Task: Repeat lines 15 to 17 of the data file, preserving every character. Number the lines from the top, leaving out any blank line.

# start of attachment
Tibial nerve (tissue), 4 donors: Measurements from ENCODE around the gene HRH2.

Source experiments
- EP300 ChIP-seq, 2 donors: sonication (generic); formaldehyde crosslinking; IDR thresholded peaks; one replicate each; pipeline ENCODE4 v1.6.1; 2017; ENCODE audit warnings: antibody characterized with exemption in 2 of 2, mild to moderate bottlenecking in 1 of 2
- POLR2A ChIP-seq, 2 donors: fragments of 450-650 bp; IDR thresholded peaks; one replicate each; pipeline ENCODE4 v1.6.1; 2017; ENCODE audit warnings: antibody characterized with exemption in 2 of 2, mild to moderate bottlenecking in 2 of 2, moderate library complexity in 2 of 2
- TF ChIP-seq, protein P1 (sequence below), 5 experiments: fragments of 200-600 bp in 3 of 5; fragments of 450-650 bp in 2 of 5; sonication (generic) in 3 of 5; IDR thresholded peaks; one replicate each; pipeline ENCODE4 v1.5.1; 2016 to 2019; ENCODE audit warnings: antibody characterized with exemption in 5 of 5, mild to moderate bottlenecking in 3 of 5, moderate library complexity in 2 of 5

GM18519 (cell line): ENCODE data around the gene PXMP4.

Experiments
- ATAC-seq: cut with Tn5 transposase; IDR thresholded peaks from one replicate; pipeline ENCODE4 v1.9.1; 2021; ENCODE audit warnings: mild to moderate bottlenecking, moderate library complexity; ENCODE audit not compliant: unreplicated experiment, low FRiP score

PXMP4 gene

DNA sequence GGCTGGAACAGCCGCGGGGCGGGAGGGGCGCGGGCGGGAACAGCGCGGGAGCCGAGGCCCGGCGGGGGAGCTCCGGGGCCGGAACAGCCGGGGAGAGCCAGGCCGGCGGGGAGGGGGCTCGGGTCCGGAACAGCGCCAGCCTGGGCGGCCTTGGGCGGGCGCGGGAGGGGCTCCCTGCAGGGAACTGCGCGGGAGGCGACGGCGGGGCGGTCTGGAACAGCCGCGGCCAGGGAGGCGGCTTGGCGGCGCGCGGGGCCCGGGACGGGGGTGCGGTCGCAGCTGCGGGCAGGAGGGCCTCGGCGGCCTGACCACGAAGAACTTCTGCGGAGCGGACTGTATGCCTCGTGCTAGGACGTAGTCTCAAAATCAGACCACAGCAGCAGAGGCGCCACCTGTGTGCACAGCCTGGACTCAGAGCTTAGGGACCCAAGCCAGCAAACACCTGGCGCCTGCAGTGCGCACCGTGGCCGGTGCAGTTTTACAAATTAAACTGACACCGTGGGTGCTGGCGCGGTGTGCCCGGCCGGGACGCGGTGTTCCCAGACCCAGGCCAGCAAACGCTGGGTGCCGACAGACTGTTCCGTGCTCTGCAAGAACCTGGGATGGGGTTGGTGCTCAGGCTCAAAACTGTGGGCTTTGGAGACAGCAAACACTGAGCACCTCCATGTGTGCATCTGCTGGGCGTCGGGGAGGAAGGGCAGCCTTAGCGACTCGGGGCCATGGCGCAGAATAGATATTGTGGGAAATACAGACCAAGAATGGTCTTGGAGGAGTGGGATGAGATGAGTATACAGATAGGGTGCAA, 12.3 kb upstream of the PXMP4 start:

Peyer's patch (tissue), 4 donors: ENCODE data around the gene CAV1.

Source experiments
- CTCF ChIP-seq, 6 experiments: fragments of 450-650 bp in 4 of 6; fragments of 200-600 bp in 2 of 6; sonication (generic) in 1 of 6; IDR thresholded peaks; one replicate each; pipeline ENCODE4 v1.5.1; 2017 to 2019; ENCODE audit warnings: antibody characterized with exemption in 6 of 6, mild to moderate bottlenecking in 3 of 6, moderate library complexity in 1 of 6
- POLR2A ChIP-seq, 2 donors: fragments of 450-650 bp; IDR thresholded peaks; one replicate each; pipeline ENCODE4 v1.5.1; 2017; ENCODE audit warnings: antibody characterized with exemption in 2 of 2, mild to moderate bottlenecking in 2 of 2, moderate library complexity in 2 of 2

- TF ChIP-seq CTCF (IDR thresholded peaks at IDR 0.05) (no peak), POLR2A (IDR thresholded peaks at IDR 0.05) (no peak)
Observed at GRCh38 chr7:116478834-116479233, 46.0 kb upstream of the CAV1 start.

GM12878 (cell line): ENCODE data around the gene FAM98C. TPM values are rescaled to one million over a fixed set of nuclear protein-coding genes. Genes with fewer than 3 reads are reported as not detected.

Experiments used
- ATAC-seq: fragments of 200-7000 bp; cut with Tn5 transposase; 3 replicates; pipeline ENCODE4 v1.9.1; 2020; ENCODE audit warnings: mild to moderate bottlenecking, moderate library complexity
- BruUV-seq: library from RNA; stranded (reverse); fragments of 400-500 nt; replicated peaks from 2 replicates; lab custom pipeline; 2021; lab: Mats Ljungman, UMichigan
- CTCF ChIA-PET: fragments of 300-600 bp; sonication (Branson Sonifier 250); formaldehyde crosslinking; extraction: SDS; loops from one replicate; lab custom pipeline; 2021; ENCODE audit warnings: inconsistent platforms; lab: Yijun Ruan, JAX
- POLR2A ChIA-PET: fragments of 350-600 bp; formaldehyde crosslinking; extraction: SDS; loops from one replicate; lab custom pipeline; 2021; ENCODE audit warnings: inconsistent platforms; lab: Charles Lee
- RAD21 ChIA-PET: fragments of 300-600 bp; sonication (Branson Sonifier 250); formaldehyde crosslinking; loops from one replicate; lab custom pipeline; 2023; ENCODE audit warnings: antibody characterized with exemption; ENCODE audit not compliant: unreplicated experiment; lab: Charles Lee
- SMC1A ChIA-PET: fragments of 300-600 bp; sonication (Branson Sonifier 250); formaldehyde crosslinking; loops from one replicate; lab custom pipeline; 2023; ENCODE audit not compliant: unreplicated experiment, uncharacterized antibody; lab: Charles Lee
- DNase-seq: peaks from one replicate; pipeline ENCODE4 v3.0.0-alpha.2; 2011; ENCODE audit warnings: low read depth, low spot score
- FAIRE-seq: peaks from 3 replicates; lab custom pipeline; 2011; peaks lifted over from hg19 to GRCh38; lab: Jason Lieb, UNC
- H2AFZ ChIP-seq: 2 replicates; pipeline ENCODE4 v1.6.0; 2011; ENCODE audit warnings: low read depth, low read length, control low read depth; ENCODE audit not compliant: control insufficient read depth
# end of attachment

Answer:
- TF ChIP-seq CTCF (IDR thresholded peaks at IDR 0.05) (no peak), POLR2A (IDR thresholded peaks at IDR 0.05) (no peak)
Observed at GRCh38 chr7:116478834-116479233, 46.0 kb upstream of the CAV1 start.

GM12878 (cell line): ENCODE data around the gene FAM98C. TPM values are rescaled to one million over a fixed set of nuclear protein-coding genes. Genes with fewer than 3 reads are reported as not detected.